Mechanical engineering graduate student Nathan Ortiz is a recipient of the National Science Foundation’s Graduate Research Fellowship Program (NSF GRFP). This prestigious fellowship supports outstanding doctoral and research-based master’s students doing research in science, technology, engineering and mathematics, or STEM, disciplines.

Established in 1952, the NSF GRFP is the oldest fellowship program of its kind. The 2022 fellows receive a three-year annual stipend of $34,000, a $12,000 cost of allowance for tuition and fees, and numerous research and professional development opportunities.

Ortiz’s interest in mechanical engineering started in high school with an auto shop class. As he worked on cars, he realized that he was more curious about how things actually work than he was in fixing them. This lead him to student mechanical engineering at Bucknell University in Pennsylvania, where he received his undergraduate degree before coming to the University of Utah.

“My first introduction the heat transfer was during my undergrad,” said Ortiz. “I really enjoyed the professor and the subject matter. I loved the puzzle of it, and the intuition it built on how to look at a system and see heat.”

When it came time for grad school, Ortiz wanted to continue working in the realm of thermal scientists and went looking for programs that excited him. The U offered that opportunity. Ortiz met with Dr. Rao and discussed an atmospheric water harvesting project focusing on a materials adsorption-based approach. With water being a major concern across the globe, Ortiz was very excited to work on the project.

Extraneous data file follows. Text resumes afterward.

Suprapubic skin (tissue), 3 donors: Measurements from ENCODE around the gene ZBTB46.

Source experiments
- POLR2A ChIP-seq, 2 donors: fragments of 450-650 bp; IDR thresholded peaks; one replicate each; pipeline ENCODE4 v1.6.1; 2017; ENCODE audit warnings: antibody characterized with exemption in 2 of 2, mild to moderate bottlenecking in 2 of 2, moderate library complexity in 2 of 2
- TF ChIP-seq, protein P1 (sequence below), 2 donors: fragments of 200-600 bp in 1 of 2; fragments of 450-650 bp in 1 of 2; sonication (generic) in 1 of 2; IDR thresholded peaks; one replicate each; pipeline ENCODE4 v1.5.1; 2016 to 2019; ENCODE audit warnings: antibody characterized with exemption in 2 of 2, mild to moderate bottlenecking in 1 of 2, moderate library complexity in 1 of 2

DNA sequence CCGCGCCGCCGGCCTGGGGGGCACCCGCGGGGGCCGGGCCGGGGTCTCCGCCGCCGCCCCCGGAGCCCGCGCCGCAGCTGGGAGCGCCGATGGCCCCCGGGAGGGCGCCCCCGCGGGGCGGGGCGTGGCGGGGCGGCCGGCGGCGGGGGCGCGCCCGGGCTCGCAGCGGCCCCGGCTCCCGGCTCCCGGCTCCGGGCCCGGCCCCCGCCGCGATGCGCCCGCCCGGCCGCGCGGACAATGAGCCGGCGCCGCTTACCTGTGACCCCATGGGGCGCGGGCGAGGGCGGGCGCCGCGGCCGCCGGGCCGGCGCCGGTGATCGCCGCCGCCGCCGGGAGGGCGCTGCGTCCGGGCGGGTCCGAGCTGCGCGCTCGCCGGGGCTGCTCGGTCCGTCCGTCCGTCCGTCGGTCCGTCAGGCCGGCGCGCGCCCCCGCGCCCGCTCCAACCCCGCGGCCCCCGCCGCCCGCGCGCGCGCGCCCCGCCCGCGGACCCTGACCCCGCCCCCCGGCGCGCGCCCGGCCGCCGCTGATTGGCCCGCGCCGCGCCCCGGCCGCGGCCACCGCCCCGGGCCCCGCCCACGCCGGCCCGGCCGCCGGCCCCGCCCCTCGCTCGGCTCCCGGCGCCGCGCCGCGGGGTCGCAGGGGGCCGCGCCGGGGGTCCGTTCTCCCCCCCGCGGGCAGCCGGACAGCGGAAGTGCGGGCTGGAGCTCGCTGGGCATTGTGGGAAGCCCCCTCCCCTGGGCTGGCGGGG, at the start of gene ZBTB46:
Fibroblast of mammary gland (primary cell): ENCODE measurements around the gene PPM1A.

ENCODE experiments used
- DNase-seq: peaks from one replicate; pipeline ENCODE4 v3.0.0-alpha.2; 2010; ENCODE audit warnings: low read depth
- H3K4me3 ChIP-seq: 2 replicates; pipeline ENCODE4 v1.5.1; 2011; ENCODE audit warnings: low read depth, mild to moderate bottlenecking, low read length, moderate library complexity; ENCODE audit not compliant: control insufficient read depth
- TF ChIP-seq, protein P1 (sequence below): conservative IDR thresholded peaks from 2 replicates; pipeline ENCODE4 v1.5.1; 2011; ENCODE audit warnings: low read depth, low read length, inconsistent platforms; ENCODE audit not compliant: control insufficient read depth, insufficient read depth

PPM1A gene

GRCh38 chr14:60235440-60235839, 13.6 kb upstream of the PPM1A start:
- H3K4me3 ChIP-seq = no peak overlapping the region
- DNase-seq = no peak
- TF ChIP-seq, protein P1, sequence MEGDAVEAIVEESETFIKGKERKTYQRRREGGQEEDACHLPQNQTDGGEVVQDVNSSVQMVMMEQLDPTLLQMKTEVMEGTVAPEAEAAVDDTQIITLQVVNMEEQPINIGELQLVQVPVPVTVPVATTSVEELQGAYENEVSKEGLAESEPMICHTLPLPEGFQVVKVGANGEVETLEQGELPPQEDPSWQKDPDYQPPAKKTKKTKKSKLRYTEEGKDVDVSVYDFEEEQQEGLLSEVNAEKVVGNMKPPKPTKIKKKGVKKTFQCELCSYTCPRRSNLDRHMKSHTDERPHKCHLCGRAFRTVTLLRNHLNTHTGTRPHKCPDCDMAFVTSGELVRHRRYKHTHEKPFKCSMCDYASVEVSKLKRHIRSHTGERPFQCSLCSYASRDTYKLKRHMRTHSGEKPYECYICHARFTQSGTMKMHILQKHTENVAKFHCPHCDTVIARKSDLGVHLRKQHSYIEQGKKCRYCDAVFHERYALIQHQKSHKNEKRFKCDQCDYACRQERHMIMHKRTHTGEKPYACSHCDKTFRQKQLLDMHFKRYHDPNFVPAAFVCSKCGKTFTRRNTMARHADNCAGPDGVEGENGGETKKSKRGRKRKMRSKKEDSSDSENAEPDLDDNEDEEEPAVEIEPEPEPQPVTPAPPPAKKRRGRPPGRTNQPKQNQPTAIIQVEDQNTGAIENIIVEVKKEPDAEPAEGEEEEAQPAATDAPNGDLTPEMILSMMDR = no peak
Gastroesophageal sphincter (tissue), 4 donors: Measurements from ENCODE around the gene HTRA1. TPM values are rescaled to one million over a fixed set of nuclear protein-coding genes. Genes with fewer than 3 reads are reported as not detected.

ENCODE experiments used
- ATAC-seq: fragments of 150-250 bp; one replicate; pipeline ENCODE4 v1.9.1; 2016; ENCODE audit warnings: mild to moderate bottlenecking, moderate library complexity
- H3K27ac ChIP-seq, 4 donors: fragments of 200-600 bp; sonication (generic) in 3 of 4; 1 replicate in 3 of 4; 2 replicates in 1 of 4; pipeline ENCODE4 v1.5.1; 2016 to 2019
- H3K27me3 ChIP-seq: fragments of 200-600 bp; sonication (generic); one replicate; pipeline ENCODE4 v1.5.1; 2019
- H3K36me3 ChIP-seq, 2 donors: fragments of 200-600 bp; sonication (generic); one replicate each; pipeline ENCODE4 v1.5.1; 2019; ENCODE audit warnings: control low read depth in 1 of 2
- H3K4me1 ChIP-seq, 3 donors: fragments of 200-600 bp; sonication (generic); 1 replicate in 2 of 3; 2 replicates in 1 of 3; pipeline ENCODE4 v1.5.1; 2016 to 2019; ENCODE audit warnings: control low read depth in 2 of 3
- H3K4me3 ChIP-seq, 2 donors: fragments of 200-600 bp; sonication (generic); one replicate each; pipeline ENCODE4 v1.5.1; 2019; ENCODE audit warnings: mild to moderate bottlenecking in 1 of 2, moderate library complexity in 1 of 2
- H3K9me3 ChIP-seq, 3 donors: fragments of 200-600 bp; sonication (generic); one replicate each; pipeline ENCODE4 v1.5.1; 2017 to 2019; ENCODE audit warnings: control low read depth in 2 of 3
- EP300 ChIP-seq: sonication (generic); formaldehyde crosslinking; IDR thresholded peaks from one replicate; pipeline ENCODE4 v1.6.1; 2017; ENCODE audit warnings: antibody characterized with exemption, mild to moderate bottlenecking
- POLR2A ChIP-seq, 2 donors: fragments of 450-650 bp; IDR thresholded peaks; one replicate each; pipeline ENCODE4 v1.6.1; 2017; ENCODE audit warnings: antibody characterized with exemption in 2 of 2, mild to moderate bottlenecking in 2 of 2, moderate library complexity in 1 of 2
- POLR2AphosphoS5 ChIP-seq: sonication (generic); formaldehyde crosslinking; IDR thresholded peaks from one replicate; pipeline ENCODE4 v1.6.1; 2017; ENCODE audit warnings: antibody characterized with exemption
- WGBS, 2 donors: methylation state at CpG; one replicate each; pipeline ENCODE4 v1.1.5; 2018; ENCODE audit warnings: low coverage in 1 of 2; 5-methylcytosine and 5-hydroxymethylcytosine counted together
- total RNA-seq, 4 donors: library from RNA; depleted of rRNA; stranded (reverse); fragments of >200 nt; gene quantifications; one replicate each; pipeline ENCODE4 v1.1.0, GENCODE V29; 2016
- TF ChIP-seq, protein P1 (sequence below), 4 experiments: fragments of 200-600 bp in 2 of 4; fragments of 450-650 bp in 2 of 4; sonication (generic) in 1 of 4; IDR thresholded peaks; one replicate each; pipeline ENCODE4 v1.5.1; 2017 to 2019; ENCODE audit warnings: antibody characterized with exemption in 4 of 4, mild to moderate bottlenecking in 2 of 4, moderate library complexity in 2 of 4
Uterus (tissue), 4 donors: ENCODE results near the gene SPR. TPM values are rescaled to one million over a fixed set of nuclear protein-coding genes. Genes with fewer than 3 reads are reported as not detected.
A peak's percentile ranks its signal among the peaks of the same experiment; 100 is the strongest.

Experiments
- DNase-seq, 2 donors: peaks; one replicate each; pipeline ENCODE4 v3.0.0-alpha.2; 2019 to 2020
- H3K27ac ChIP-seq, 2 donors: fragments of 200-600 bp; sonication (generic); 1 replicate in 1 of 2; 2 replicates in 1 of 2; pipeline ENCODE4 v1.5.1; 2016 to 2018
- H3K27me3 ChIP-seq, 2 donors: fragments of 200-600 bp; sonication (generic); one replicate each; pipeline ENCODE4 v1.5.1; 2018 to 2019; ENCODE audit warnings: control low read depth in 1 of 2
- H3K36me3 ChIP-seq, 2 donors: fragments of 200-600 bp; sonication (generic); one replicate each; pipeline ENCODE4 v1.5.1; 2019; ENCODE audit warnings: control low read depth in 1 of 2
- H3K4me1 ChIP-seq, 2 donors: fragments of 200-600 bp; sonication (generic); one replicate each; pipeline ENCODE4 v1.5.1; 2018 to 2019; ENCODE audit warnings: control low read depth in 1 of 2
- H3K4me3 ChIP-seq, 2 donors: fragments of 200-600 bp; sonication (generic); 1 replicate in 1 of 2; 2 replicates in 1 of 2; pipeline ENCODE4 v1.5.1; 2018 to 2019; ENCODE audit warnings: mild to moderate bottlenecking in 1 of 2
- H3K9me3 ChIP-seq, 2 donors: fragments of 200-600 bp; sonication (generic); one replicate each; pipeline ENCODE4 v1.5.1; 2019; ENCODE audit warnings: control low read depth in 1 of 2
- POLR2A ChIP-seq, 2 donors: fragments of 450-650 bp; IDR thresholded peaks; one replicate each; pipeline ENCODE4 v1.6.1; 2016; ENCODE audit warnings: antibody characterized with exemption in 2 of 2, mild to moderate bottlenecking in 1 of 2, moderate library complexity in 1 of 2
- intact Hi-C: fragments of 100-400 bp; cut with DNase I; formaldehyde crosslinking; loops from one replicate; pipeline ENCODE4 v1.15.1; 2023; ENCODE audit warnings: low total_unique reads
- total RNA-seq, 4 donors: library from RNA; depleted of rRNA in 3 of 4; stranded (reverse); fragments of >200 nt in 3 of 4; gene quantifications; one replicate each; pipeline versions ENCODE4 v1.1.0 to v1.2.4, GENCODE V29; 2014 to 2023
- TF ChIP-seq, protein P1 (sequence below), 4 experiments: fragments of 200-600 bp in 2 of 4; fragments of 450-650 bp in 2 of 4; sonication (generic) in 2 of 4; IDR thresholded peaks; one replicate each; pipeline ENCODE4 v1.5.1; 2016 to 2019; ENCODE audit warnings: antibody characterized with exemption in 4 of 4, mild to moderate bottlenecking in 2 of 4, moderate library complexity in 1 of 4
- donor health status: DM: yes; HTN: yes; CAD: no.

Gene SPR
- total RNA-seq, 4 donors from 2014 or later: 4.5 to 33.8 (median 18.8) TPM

“Nathan is an incredibly resourceful individual,” said Dr. Rao. “His proposed research is well-formulated, based on sound scientific principles, and truly has the potential to unlock a new class of adsorbent composites that are applicable to water harvesting.”

In addition to his research work, Ortiz is motivated by the impact of his work in the real world. He is passionate about his work on water harvesting, as well as working with Dr. Rao to conduct outreach activities at the University of Utah’s Hi-GEAR (Girls Engineering Abilities Realized) summer camp.

“I’m super excited to receive this award,” said Ortiz. “I love what I’m doing here at the U and really focused on what I have done so far and what I want to accomplish next.”

You can read more about other NSF GRFP Fellowship Recipients in the College of Engineering here.